YDS: The Clare Spark Blog

August 14, 2015

The Trump Phenomenon: a triumph or a disaster?

Trump on the stump in Iowa

Trump on the stump in Iowa

[Update 1/9/18: I now view Trump as a moderate who, in some respects, appeals to conservatives, but definitely not a full-blown fascist, despite the efforts of many (authoritarian) liberals to pin that label on him; their “psychiatric” efforts to make him “unstable” and hence unfit for office, echo postwar diagnoses of Hitler-the-madman.]

[Update 3-16-16: Read this carefully. Trump’s position on Israel has been distorted by his rivals. He has said that he would like to see peace in the Middle East but that it would be the “toughest negotiation” ever. No signs of anti-Semitism in my view, but rather unrealistic views of “Palestinian” objectives.]

[Update 3-10-16: I didn’t compare Trump to Hitler here, but as a populist and nationalist, his campaign did resonate in some respects with the Strasser brothers. I want to distance myself from liberals and even conservatives who are calling him a Nazi. I  have thought of taking this down owing to inevitable mis-readings; I am now supporting him because I believe that the system is terminally corrupt, and that he will be an improvement over Hillary. A reminder: I am an Independent and a scholar, not an ideologue.]

[Update 12-12-15: I agree with David Horowitz that if Trump’s ban on all Muslims entering the US  (temporarily) is unconstitutional, the GOP should find a Constitutional proposal to prevent more terror. (I hope I got that right.]

[Update 10-15-15: I would be very unhappy if this blog was used by anarchists or lefties for anti-Trump propaganda. After seeing the Democrat debate 10-13, it is that party that more closely resembles fascism (for the S. A. was always populistic, hence anti-Semitic). Trump has since been less vague about his policy objectives, and, in my view, is clearly superior to any Democrat, especially Hillary Clinton, the most likely to win the Donkey nomination.]

[Update 9-19-15]: Since writing this, several arguments might be added to my  argument that Trump’s followers resemble the populist members of the S.A. under Hitler. 1. The appeal to national greatness was deployed by Hitler after the defeat in WW1. His followers, many of them humble and feeling crowded out by other rising groups, may long for vicarious “greatness”; 2. Hitler was a Pan-Germanist, calling for an all German-speaking unity. Trump’s nativism echoes such grandiloquent notions; 3. Hitler lifted Germany out of the Depression by remilitarizing, defying the terms of the Versailles settlement. Similarly, Trump calls for a massive military expenditure, which can only raise the fantasy of more jobs for the unemployed and semi-employed; and 4. Trump lies a lot. His mob followers are as cynical as he is. (End update)].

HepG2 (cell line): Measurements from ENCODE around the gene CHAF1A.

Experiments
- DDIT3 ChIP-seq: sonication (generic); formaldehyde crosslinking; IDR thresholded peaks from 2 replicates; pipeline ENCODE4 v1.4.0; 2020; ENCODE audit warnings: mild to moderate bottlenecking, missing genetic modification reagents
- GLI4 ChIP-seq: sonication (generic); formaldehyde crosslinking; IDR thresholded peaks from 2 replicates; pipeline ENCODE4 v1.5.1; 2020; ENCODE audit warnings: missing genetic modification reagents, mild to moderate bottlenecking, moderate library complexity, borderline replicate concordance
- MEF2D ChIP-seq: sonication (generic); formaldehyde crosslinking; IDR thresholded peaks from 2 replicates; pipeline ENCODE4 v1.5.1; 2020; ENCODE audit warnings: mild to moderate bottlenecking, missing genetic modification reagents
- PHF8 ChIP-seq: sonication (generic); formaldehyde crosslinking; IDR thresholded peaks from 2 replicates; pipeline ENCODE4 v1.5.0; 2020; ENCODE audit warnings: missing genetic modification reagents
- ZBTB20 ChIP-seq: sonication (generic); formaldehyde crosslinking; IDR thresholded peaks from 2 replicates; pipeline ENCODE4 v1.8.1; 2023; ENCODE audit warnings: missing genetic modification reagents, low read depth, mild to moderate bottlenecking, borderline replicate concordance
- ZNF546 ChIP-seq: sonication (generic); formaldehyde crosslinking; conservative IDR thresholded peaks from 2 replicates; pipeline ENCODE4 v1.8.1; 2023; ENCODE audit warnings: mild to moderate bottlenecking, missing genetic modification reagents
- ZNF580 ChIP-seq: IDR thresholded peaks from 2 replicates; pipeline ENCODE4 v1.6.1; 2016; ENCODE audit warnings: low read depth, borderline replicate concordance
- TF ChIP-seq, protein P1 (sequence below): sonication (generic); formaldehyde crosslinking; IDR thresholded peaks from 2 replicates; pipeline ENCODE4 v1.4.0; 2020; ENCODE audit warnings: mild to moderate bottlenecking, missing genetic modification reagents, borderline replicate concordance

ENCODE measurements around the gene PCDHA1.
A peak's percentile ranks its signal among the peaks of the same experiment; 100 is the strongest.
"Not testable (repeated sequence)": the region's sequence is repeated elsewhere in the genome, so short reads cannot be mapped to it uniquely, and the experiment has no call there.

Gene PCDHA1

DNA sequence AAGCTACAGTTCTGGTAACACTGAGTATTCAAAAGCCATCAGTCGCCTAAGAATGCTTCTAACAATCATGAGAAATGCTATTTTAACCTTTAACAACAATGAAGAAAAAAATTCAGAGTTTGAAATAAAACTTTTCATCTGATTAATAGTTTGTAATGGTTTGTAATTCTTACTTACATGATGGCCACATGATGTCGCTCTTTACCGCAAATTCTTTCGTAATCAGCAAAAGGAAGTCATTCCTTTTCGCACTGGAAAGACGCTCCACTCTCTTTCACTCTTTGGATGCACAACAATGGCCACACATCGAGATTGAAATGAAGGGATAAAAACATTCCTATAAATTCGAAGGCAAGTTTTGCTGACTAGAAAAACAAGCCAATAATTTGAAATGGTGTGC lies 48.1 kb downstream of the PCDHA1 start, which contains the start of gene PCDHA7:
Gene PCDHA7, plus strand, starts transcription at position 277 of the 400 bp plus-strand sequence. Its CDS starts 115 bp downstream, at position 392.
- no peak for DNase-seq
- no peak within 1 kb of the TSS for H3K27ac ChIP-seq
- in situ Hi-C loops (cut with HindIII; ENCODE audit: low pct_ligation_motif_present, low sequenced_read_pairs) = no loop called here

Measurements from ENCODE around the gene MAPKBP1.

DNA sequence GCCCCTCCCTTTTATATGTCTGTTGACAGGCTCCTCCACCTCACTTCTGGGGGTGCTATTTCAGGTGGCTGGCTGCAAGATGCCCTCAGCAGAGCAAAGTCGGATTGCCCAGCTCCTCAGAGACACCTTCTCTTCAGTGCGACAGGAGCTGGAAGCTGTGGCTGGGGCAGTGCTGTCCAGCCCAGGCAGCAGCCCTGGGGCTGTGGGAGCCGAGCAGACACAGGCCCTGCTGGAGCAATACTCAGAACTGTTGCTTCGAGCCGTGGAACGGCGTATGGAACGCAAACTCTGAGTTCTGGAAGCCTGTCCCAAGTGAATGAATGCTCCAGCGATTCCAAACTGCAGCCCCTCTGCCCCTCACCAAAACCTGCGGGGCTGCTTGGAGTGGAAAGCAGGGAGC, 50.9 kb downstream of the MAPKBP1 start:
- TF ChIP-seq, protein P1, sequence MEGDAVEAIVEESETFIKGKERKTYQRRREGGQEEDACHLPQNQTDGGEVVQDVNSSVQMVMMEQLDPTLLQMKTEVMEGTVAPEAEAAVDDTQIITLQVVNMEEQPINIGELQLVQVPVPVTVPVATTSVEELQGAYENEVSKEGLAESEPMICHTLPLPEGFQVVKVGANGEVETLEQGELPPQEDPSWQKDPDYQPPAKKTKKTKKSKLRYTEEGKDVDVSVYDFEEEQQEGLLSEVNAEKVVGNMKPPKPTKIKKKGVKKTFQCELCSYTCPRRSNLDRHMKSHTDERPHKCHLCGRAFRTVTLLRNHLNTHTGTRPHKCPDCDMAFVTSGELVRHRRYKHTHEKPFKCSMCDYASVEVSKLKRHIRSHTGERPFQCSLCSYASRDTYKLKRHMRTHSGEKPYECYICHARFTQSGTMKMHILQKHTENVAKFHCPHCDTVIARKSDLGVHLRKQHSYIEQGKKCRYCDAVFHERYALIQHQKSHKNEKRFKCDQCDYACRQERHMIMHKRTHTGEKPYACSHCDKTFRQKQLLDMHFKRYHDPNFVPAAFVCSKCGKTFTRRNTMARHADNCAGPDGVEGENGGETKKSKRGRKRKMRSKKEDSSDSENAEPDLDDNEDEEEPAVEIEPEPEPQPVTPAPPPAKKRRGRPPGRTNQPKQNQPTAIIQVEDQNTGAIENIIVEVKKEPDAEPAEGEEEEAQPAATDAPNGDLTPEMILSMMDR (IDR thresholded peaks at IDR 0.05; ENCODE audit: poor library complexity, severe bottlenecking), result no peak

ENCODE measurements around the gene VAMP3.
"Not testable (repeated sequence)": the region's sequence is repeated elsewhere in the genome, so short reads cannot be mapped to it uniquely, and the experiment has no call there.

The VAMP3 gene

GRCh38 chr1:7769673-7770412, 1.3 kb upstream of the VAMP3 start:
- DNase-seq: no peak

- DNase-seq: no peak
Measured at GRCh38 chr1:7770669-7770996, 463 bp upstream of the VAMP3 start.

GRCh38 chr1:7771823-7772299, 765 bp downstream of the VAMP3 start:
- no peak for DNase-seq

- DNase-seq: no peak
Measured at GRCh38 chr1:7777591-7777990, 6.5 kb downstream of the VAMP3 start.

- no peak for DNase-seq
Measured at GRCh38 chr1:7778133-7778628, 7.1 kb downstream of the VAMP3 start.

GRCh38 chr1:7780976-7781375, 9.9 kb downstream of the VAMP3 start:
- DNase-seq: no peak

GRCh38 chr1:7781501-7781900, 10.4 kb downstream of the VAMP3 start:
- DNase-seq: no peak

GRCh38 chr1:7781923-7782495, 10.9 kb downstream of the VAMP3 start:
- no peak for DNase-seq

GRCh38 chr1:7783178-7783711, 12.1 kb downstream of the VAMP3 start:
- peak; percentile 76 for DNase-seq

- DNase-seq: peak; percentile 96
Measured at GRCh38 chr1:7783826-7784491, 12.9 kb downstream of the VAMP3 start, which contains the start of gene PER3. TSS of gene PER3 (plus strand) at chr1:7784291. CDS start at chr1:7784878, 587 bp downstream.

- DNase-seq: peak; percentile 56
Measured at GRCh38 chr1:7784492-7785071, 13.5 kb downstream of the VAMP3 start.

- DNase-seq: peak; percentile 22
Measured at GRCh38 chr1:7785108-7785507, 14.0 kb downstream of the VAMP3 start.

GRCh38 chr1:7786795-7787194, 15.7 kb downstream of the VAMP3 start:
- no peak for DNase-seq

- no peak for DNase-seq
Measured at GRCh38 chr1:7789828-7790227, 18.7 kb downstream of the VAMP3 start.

Even Fox News Channel can’t make up its collective mind over Donald Trump’s candidacy. Hannity loves him and O’Reilly subtly pushes him, while Charles Krauthammer, their most respected pundit, doesn’t take him all that seriously (though that may change).

I do.

For most of my adult life I have studied the influence of fascism in Europe and America, in all its manifestations. While others castigate Trump as a bully, a fraud, a celebrity tied to mass culture, a narcissistic businessman allied with dubious companies (such as ACN, see page one story in WSJ (8-14-15), I agree with my son-in-law who nailed him as a street fighter and a primitive. I go even further, for he reminds me of a parody of masculinity, but more, the S.A., Hitler’s populist Brownshirts, led by the Strasser brothers, who made trouble throughout the 1920s and early 30s until they were [partially] purged in The Night of the Long Knives, June 30, 1934, an event that led William E. Dodd, the US Ambassador to Hitler’s Germany, resign his post. (https://clarespark.com/2011/08/14/review-in-the-garden-of-beasts-by-erik-larson/.)

Although propagandists and even historians emphasize “the Nazi seizure of power” the better scholars emphasize Hitler’s coalition with monarchists and conservatives opposed to the social democratic Weimar Republic. Hitler was appointed Chancellor by President Paul von Hindenburg in order to destroy communism (a communism that today’s Right frequently associates with the Democratic Party), and the 1933 elections were no Nazi landslide, but garnered only 43.91% of the vote (almost the same plurality that elected Bill Clinton). For my blog on how the Democratic Party has absorbed ideas originally associated with Marxist practice, see https://clarespark.com/2012/07/19/communist-ideas-go-mainstream/.

Sturmabteilung poster

Sturmabteilung poster

As for big lying to the public, Trump has already delivered some whoppers. For instance, he takes credit for introducing the subject of illegal immigration, when anyone following the records of other Republican candidates is familiar with how and when the views of Bush and Rubio have been modified regarding amnesty. Similarly, in an interview with Sean Hannity, Trump mentioned “health savings accounts” as if he had just dreamed it up. (Both Marco Rubio and Paul Ryan have supported such accounts, but see the idea’s origins here: http://www.afcm.org/hsahistory.html.)

I have my own suspicions of why so many voters are wowed by The Donald. Noting the popularity of The Godfather, The Sopranos, and lately, the wealthy can-do, know-it-all killer played by James Spader on NBC’s The Blacklist, it is not surprising that another larger-than-life character would suddenly capture the imaginations of many populist voters.